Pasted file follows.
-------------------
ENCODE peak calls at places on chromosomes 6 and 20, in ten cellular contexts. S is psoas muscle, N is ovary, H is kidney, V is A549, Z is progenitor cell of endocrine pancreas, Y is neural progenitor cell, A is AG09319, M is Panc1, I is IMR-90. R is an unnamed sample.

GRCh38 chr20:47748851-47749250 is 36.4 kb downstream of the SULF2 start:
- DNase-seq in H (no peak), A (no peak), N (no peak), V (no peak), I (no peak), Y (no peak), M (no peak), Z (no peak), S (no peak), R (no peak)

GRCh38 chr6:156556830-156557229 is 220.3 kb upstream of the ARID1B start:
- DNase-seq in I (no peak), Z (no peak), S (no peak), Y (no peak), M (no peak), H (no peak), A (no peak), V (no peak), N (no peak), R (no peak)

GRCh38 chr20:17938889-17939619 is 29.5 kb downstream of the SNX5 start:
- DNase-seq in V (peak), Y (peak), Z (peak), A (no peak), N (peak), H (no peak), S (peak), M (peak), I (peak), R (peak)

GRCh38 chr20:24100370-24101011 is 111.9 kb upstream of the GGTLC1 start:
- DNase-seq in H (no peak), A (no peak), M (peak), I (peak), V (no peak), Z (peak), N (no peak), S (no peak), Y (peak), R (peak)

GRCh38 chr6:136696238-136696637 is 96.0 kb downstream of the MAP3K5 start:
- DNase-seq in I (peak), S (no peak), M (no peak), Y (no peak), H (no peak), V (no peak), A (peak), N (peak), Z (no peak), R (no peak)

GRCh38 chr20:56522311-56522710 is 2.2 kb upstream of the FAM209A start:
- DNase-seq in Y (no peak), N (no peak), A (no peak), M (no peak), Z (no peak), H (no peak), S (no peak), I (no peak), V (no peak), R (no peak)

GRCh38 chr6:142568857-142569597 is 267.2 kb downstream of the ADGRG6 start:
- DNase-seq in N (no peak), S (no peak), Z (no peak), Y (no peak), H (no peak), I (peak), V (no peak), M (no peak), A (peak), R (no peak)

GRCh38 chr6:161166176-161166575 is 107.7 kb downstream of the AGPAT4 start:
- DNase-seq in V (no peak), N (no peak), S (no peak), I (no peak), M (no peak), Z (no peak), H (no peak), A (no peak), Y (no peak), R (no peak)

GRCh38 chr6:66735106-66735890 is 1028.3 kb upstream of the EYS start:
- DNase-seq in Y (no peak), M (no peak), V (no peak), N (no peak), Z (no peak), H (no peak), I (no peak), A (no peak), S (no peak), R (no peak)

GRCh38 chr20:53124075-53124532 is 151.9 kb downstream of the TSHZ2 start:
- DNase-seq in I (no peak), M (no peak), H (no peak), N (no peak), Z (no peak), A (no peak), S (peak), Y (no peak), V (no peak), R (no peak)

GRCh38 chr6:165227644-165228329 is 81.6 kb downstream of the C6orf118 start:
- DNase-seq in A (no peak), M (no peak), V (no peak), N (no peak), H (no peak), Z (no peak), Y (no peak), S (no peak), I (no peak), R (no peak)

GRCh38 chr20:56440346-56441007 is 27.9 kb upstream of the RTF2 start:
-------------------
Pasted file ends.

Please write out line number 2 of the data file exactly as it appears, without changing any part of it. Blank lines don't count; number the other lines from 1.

GRCh38 chr20:47748851-47749250 is 36.4 kb downstream of the SULF2 start: